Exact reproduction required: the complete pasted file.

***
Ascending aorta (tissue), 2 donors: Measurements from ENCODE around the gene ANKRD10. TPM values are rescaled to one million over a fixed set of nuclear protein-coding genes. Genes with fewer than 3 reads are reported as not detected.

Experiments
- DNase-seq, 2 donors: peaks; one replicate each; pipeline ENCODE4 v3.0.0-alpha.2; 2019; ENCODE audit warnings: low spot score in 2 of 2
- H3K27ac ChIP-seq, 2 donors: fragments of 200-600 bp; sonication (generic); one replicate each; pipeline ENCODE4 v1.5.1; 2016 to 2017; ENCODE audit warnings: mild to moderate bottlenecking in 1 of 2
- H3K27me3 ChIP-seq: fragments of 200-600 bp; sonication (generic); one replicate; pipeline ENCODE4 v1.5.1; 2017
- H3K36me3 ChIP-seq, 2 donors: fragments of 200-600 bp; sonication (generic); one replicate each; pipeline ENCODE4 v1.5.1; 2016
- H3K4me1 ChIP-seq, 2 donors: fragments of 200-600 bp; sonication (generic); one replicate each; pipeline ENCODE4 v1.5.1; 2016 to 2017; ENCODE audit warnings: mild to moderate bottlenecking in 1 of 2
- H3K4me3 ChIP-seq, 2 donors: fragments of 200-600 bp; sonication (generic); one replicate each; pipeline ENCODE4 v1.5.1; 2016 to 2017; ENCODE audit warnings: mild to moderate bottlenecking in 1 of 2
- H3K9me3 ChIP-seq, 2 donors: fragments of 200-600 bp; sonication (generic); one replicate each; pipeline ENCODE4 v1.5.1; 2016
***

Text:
Ascending aorta (tissue), 2 donors: Measurements from ENCODE around the gene ANKRD10. TPM values are rescaled to one million over a fixed set of nuclear protein-coding genes. Genes with fewer than 3 reads are reported as not detected.

Experiments
- DNase-seq, 2 donors: peaks; one replicate each; pipeline ENCODE4 v3.0.0-alpha.2; 2019; ENCODE audit warnings: low spot score in 2 of 2
- H3K27ac ChIP-seq, 2 donors: fragments of 200-600 bp; sonication (generic); one replicate each; pipeline ENCODE4 v1.5.1; 2016 to 2017; ENCODE audit warnings: mild to moderate bottlenecking in 1 of 2
- H3K27me3 ChIP-seq: fragments of 200-600 bp; sonication (generic); one replicate; pipeline ENCODE4 v1.5.1; 2017
- H3K36me3 ChIP-seq, 2 donors: fragments of 200-600 bp; sonication (generic); one replicate each; pipeline ENCODE4 v1.5.1; 2016
- H3K4me1 ChIP-seq, 2 donors: fragments of 200-600 bp; sonication (generic); one replicate each; pipeline ENCODE4 v1.5.1; 2016 to 2017; ENCODE audit warnings: mild to moderate bottlenecking in 1 of 2
- H3K4me3 ChIP-seq, 2 donors: fragments of 200-600 bp; sonication (generic); one replicate each; pipeline ENCODE4 v1.5.1; 2016 to 2017; ENCODE audit warnings: mild to moderate bottlenecking in 1 of 2
- H3K9me3 ChIP-seq, 2 donors: fragments of 200-600 bp; sonication (generic); one replicate each; pipeline ENCODE4 v1.5.1; 2016